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New survey shows majority of Americans support taking climate action but don’t often follow through

Americans talk a big game when it comes to expressing support for combatting the climate crisis, according to a newly published survey conducted jointly by Yale and George Mason Universities. But they’re far less effective when it comes to acting on it.

The survey was carried out from 18-29 March 2021 and found that more than half of respondents – 52 per cent – said they would sign a petition regarding global warming.

“However, in the past year only 15 per cent of Americans say they actually have signed a petition about global warming at least once, 13 per cent have donated money to an organisation working on global warming at least once, and six per cent have volunteered their time to an organisation working on global warming at least once,” the report found.

More than one in four surveyed Americans – 28 per cent – said they would write or phone government officials about global warming but fewer than eight per cent said they’d done so in the past year.

Similarly, “three in ten Americans (29 per cent) say they are “definitely” or “probably” willing to join a campaign to convince elected officials to take action to reduce global warming, and more than three in ten Americans (34 per cent) say they “definitely” or “probably” would participate in such a campaign specifically to convince local elected officials”.

That contrasts with the tiny one per cent who said they were actively making either of those campaigning efforts.

“There’s a wide variety of actions that people can do, and there’s definitely room for people to do more,” Yale climate program postdoctoral associate Jennifer Carman told The Independent. “Climate change has become more prominent in a lot of discourse and in politics ... There have been some changes, but there’s still a lot of room to grow, too, especially on the political” side.

The situation does look much more positive, however, when it comes to Americans making small changes in their home routines to do their part in the climate crisis, the report found, which was conducted by the Yale Program on Climate Change Communication and George Mason University Center for Climate Change Communication.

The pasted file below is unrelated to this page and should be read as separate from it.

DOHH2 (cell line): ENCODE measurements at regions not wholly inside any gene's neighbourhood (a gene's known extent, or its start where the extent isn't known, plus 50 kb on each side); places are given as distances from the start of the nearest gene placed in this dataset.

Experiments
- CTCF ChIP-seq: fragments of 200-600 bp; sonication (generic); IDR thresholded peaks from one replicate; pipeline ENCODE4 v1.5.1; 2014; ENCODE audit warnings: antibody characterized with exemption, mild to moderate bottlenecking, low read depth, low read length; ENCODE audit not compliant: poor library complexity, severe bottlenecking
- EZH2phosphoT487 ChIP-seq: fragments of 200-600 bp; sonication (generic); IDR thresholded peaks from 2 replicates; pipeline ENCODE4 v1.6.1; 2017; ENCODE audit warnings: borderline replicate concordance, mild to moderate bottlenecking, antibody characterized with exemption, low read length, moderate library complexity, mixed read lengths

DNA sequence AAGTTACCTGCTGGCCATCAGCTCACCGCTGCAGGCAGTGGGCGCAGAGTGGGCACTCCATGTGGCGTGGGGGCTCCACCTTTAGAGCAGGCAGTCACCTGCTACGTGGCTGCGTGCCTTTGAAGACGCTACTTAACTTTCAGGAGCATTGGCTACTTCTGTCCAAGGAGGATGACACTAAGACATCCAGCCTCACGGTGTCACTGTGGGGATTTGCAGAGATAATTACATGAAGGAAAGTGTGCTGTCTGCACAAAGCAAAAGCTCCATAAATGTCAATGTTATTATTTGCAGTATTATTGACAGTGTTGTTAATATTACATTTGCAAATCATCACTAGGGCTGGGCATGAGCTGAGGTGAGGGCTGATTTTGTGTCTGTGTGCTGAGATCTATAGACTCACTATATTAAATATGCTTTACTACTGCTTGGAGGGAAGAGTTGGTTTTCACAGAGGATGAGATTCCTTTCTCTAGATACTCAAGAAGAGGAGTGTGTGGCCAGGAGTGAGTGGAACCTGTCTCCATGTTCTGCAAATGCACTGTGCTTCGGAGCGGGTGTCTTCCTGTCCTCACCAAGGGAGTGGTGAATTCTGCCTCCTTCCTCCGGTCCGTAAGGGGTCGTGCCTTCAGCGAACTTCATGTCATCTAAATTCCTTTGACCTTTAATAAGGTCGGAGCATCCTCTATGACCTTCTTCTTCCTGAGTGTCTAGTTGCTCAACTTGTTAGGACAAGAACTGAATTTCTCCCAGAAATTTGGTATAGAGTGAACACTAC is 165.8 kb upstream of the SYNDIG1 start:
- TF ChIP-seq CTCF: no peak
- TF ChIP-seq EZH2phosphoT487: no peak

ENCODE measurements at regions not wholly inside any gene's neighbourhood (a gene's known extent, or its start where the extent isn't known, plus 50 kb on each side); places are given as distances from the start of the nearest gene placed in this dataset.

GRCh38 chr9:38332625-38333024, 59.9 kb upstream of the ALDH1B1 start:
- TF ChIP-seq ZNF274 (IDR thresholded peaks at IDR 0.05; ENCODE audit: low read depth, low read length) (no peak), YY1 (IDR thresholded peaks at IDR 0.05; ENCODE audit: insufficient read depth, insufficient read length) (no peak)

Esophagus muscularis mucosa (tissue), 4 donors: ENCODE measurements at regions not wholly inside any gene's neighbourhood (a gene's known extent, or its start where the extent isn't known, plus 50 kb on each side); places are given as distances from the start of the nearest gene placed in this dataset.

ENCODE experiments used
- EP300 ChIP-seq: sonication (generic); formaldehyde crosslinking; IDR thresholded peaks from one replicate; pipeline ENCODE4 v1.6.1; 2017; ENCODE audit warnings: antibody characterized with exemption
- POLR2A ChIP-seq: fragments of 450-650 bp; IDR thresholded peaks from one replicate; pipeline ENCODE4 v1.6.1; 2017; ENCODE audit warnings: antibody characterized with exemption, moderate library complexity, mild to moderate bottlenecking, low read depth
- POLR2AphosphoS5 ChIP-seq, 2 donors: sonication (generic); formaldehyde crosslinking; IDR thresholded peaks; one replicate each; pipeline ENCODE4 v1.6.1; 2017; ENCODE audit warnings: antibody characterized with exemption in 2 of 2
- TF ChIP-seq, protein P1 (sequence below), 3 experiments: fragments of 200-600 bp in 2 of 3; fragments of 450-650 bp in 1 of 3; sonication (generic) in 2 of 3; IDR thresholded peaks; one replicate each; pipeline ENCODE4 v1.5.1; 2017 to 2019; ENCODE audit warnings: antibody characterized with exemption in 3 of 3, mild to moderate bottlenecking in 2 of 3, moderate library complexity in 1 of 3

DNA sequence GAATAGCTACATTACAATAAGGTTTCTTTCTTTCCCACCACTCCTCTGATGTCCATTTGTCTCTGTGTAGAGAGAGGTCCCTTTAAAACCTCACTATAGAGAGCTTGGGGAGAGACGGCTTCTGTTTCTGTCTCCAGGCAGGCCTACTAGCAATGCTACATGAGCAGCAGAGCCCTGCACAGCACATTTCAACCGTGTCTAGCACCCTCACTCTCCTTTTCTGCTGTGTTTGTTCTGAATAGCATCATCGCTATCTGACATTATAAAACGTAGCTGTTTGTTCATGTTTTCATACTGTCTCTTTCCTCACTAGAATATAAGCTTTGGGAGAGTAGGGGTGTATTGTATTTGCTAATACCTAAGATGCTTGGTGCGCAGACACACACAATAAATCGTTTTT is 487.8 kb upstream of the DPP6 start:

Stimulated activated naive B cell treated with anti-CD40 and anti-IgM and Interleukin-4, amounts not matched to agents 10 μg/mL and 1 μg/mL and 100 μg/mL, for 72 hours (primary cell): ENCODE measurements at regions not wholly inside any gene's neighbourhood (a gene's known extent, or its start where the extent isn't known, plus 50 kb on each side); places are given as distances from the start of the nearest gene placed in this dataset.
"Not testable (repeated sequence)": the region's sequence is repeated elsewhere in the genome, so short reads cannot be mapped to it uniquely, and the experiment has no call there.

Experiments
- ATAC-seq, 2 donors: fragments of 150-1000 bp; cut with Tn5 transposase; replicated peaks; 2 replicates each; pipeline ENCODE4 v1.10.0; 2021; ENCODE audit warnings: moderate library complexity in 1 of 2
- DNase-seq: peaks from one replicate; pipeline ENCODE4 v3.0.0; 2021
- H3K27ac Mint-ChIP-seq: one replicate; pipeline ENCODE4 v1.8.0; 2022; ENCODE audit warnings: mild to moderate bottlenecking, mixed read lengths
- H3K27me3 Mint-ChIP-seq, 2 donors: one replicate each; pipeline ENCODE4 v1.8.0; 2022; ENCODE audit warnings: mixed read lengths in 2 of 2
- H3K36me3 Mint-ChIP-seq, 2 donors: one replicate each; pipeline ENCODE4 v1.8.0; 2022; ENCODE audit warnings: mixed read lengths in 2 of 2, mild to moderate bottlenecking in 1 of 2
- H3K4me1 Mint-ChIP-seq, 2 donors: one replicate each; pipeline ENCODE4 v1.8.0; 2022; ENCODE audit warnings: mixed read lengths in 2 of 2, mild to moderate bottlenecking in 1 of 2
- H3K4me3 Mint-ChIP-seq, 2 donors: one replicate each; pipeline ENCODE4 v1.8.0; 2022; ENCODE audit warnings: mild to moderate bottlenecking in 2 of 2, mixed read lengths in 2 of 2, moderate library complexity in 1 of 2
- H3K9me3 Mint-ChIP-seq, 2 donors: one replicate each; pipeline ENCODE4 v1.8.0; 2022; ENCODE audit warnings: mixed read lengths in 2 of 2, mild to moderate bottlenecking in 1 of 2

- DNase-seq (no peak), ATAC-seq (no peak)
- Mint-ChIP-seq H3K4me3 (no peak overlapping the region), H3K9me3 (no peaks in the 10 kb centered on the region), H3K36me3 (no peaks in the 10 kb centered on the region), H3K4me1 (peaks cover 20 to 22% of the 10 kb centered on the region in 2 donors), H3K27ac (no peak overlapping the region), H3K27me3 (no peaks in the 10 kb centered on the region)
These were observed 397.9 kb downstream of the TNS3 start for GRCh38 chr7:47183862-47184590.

A whopping 89 per cent of respondents said they use energy-efficient lightbulbs in their homes, while 52 per cent said they’d deliberately purchased an energy-efficient kitchen appliance. Americans seem to be becoming more aware of the amount of energy expended by heating and cooling systems, with 62 per cent responding that they set their thermostats to 68 degrees or cooler in the winter at least some of the time and 54 percent setting their thermostats to 76 degrees or warmer in the summer.

When it comes to food and trash habits, 63 per cent said they make efforts to eat less red meat. One in three, or 33 per cent, said they avoid creating food waste while 26 per cent say they compost food waste.

But what “we also wanted to do with this report is show that it’s not just ... household actions,” Carman told The Independent. “It includes these political actions. It includes getting involved locally, contacting politicians. It also involves methods and ways to prepare yourselves for climate change impacts – joining emergency response teams and thinking about those, as well.”

She added: “I would hope that people think about which of these behaviors they are doing and which ones they might feel comfortable doing, especially if they see these results and get frustrated at what behaviors aren’t being done or what behaviors they might like to do – to think about” it.

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